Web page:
If one could believe it, Megan Copley was once actually afraid of heights.
A sophomore at Sleepy Hollow High School, Copley has since evolved into one most highly-acclaimed rock climbers in the Westchester/Hudson Valley region.
Shortly after discovering a sheer passion for rock climbing, Copley's insatiable thirst for adventure fended off her fears. Finding that she needed to simply "avoid looking down" as she ascended the steep climbing walls and mountains, Copley quickly eliminated her fear of heights.
She began climbing and training for indoor wall challenges on a workaday basis.
It made sense.
Copley has the right bloodline for the outdoor sport that sorely lacks the recognition that's awarded to most team-oriented, scholastic sports. Copley's father, David Copley, was an avid rock climber during his early 20s. His adventures as a Missionary brought him to scenic, cloud-clashing venues such as the French and Swiss Alps.
One day, David Copley discussed the prospect of Megan (who was 13 at the time) learning the technique of intense rock climbing. He wanted his daughter to share the thrill of climbing and cherish the experience of climbing some of the world's immense mountains.
Suffice to say, Megan jumped at the opportunity.
The Tarrytown native- – both figuratively and literally – has not come down from up top since. Climbing the rocks at The Cliffs Indoor Climbing And Fitness in Valhalla, Megan Copley caught lightning in a bottle.
"It just really took off," said Susan Copley, Megan's mother and Rector at Christ Church in Tarrytown. Susan Copley previously worked as a nurse, helping children who are dealing with cancer. She has been a fixture in religious retreats, missions, and treks and was happy to see her daughter take after her husband.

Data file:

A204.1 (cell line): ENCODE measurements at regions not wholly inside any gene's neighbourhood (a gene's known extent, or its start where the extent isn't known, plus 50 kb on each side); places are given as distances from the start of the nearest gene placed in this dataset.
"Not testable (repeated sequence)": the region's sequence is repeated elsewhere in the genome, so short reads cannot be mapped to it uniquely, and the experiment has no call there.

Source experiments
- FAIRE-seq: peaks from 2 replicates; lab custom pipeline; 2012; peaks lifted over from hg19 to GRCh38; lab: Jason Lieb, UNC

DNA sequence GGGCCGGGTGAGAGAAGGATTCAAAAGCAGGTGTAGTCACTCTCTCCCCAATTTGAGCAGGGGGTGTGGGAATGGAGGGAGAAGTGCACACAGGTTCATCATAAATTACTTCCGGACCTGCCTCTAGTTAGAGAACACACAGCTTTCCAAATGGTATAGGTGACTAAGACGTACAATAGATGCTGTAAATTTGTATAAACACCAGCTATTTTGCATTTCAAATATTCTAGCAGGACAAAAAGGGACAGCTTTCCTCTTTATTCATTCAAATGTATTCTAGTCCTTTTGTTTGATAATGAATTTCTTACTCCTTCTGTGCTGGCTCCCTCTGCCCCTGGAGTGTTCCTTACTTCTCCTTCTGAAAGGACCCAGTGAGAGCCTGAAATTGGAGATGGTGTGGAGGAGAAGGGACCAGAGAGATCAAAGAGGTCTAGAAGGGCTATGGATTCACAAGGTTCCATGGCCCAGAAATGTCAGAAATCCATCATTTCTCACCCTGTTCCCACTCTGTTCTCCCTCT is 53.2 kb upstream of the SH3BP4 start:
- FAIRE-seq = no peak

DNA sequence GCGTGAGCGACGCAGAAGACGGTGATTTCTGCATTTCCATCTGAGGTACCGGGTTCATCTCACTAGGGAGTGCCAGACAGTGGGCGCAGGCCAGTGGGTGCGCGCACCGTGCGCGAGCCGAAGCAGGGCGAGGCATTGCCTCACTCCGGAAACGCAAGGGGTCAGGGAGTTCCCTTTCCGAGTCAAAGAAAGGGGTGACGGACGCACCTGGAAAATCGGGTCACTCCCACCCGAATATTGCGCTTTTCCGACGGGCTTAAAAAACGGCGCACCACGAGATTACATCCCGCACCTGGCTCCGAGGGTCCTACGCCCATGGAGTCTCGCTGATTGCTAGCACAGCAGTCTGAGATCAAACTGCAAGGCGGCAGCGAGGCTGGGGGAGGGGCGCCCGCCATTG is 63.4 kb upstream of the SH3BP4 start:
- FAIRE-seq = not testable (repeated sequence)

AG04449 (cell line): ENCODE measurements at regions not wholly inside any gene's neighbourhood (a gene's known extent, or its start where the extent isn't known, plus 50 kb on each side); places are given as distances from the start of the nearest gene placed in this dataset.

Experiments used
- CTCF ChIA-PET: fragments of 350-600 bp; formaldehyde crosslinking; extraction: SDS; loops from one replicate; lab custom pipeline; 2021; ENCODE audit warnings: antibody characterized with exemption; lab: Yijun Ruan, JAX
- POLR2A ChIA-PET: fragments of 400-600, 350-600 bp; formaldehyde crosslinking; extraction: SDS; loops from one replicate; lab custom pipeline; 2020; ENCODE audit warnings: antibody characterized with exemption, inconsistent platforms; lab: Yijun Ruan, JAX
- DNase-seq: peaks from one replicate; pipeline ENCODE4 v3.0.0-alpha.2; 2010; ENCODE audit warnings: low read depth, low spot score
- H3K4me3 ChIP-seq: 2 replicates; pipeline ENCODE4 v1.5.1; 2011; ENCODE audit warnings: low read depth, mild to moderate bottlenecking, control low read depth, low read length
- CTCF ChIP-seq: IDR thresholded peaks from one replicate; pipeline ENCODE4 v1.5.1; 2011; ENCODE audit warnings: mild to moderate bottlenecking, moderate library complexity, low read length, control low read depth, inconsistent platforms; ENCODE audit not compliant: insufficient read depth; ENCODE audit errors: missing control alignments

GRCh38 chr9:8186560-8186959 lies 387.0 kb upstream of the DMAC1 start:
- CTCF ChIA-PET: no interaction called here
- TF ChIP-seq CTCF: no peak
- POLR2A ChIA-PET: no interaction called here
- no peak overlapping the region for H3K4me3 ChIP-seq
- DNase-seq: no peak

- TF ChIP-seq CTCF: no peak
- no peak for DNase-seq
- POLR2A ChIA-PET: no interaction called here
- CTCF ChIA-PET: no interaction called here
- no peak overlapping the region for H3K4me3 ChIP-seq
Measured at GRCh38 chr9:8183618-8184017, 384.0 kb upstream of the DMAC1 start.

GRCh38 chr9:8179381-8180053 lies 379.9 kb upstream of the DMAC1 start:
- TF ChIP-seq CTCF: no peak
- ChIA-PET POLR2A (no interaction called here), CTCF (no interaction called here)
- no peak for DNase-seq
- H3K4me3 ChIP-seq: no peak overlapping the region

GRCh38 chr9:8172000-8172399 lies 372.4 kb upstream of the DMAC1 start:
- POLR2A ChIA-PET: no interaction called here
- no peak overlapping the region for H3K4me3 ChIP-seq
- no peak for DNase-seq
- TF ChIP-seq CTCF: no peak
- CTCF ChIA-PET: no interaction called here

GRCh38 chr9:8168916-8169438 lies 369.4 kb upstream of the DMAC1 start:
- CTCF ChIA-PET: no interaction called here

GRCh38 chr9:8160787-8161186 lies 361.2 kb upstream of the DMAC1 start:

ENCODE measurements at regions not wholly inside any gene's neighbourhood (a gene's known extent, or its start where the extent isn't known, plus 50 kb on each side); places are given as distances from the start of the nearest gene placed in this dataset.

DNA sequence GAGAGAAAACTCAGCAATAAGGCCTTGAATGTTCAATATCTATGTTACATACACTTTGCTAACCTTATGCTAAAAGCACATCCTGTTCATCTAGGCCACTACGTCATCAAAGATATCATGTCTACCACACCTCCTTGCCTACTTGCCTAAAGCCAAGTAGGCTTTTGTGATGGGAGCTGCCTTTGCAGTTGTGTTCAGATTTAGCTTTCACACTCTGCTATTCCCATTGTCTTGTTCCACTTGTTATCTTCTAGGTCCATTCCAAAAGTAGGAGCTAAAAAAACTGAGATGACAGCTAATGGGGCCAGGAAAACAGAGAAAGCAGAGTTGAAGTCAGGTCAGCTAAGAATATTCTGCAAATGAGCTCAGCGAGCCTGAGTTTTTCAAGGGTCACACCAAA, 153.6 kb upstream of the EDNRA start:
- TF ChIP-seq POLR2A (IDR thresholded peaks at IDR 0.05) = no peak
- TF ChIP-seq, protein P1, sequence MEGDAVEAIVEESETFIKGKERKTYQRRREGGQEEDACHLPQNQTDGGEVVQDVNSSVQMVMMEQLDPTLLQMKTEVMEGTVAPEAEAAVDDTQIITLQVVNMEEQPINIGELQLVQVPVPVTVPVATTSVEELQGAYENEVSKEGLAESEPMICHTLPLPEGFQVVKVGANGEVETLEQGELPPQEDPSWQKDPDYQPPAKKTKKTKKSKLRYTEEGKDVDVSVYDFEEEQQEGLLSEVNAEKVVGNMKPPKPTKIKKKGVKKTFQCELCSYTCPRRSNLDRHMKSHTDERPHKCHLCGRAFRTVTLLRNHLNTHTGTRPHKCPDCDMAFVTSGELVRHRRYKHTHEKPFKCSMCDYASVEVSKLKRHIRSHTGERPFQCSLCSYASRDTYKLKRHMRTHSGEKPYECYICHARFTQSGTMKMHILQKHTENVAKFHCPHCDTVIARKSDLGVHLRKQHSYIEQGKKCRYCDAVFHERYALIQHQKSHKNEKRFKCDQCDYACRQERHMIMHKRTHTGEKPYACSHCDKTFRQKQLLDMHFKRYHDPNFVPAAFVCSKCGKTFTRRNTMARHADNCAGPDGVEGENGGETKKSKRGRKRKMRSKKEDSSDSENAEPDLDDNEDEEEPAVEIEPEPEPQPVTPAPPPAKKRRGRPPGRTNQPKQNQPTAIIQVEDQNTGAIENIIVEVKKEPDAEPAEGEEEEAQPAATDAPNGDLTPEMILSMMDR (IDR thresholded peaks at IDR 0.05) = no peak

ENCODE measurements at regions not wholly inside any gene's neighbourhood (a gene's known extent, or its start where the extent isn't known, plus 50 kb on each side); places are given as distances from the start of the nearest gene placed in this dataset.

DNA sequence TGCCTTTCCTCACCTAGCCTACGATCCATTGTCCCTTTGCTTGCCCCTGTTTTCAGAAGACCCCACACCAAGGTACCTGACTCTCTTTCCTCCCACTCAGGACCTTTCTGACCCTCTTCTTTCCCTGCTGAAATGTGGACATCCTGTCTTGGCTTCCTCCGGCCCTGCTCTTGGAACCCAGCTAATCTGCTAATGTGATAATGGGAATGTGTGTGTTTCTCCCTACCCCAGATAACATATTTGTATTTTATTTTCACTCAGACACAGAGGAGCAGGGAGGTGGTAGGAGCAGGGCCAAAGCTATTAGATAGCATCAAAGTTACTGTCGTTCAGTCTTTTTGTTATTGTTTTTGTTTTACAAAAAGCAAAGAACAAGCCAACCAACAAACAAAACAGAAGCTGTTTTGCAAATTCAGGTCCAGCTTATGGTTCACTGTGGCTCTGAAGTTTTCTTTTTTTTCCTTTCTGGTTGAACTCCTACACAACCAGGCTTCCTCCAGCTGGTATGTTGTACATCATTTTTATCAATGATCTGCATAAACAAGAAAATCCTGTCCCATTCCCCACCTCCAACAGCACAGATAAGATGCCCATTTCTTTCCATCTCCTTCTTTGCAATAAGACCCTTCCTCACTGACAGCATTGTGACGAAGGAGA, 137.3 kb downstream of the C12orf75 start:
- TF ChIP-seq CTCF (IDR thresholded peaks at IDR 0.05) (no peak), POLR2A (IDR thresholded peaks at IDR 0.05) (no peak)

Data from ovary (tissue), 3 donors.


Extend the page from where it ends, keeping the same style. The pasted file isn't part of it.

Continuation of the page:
"It's been about three years, really. She was not taken to it when she was younger. Then one day she just decided, 'let's go try it, Dad.' It's been fun to watch her grow into it. She's very strong, she's very dedicated."
Copley gave up swimming to spend a significant chunk of her time at The Cliffs, where she first received a crash-course in the art of rock climbing. She's been a mainstay there ever since.
"I fell in love with the gym, the cliff is kind of like my home there," explained Copley. "I work there, I climb there all the time, it's almost like I'm sponsored there. It's a lifestyle for me. The rock climbers kind of have their own style. Rock climbing is a way of life."
One major misconception about rock climbing is how a competition is won. Rock climbers are not racing to get to the top. They are instead evaluated on how efficient they complete the course. A climber's form, the body control they display, the way in which they adjust to changes on the climbing course, and their overall poise are essential areas that they are rated on.
Copley subscribes to a rigorous workout regimen featuring push-ups, pull-ups, up-hill running, and fingertip strengthening.
While she used to run long distance to train, Copley now does a considerable portion of her endurance workouts on a specialized elliptical machine. On a regular day, Copley will hit about five miles with the machine on full elevation and full resistance.